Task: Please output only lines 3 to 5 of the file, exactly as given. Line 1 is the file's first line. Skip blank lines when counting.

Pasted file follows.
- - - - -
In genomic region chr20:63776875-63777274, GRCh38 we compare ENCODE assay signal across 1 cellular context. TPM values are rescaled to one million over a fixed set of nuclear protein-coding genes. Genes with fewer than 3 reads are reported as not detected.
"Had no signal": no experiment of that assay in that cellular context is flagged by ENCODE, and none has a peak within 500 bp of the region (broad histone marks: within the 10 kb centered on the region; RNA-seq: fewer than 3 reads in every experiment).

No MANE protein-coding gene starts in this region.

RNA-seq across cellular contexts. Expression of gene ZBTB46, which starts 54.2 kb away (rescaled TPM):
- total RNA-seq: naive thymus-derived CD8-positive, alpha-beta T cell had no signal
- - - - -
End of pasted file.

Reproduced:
No MANE protein-coding gene starts in this region.

RNA-seq across cellular contexts. Expression of gene ZBTB46, which starts 54.2 kb away (rescaled TPM):
- total RNA-seq: naive thymus-derived CD8-positive, alpha-beta T cell had no signal